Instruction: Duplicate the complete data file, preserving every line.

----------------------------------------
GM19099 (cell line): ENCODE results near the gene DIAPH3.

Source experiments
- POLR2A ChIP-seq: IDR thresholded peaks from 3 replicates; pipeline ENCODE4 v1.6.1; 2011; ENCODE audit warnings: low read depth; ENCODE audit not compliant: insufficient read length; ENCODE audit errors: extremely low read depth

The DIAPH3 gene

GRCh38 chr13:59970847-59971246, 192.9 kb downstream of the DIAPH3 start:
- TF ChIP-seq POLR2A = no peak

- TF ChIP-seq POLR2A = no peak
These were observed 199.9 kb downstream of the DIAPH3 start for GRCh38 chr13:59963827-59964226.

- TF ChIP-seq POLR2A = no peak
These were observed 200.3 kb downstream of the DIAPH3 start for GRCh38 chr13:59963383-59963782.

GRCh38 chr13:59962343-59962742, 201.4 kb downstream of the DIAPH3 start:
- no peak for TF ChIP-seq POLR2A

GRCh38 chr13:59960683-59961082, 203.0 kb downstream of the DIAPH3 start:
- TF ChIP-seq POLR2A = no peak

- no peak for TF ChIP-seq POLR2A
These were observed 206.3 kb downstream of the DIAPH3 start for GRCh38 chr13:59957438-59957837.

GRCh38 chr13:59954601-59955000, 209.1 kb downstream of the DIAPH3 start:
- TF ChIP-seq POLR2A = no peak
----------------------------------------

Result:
GM19099 (cell line): ENCODE results near the gene DIAPH3.

Source experiments
- POLR2A ChIP-seq: IDR thresholded peaks from 3 replicates; pipeline ENCODE4 v1.6.1; 2011; ENCODE audit warnings: low read depth; ENCODE audit not compliant: insufficient read length; ENCODE audit errors: extremely low read depth

The DIAPH3 gene

GRCh38 chr13:59970847-59971246, 192.9 kb downstream of the DIAPH3 start:
- TF ChIP-seq POLR2A = no peak

- TF ChIP-seq POLR2A = no peak
These were observed 199.9 kb downstream of the DIAPH3 start for GRCh38 chr13:59963827-59964226.

- TF ChIP-seq POLR2A = no peak
These were observed 200.3 kb downstream of the DIAPH3 start for GRCh38 chr13:59963383-59963782.

GRCh38 chr13:59962343-59962742, 201.4 kb downstream of the DIAPH3 start:
- no peak for TF ChIP-seq POLR2A

GRCh38 chr13:59960683-59961082, 203.0 kb downstream of the DIAPH3 start:
- TF ChIP-seq POLR2A = no peak

- no peak for TF ChIP-seq POLR2A
These were observed 206.3 kb downstream of the DIAPH3 start for GRCh38 chr13:59957438-59957837.

GRCh38 chr13:59954601-59955000, 209.1 kb downstream of the DIAPH3 start:
- TF ChIP-seq POLR2A = no peak